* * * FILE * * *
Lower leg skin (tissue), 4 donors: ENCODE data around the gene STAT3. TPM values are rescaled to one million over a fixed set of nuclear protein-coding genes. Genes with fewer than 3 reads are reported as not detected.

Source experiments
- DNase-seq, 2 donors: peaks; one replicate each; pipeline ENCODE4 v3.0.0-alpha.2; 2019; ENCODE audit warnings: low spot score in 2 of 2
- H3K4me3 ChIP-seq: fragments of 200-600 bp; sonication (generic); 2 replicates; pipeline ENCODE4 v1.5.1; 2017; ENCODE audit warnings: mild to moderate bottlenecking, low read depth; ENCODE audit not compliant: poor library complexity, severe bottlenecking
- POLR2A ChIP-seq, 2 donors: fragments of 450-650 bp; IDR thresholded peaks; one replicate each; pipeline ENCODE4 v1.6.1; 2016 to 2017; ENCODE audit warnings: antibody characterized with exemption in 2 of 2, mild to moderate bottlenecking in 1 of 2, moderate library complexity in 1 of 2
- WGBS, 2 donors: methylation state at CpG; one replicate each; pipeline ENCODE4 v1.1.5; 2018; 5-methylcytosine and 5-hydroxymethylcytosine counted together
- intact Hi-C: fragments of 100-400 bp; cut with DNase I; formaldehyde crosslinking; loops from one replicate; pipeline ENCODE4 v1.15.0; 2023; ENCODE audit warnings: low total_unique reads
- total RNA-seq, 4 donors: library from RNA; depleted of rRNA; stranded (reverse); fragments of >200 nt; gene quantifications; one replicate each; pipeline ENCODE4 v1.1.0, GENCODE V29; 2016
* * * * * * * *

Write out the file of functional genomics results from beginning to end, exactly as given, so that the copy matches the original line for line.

Lower leg skin (tissue), 4 donors: ENCODE data around the gene STAT3. TPM values are rescaled to one million over a fixed set of nuclear protein-coding genes. Genes with fewer than 3 reads are reported as not detected.

Source experiments
- DNase-seq, 2 donors: peaks; one replicate each; pipeline ENCODE4 v3.0.0-alpha.2; 2019; ENCODE audit warnings: low spot score in 2 of 2
- H3K4me3 ChIP-seq: fragments of 200-600 bp; sonication (generic); 2 replicates; pipeline ENCODE4 v1.5.1; 2017; ENCODE audit warnings: mild to moderate bottlenecking, low read depth; ENCODE audit not compliant: poor library complexity, severe bottlenecking
- POLR2A ChIP-seq, 2 donors: fragments of 450-650 bp; IDR thresholded peaks; one replicate each; pipeline ENCODE4 v1.6.1; 2016 to 2017; ENCODE audit warnings: antibody characterized with exemption in 2 of 2, mild to moderate bottlenecking in 1 of 2, moderate library complexity in 1 of 2
- WGBS, 2 donors: methylation state at CpG; one replicate each; pipeline ENCODE4 v1.1.5; 2018; 5-methylcytosine and 5-hydroxymethylcytosine counted together
- intact Hi-C: fragments of 100-400 bp; cut with DNase I; formaldehyde crosslinking; loops from one replicate; pipeline ENCODE4 v1.15.0; 2023; ENCODE audit warnings: low total_unique reads
- total RNA-seq, 4 donors: library from RNA; depleted of rRNA; stranded (reverse); fragments of >200 nt; gene quantifications; one replicate each; pipeline ENCODE4 v1.1.0, GENCODE V29; 2016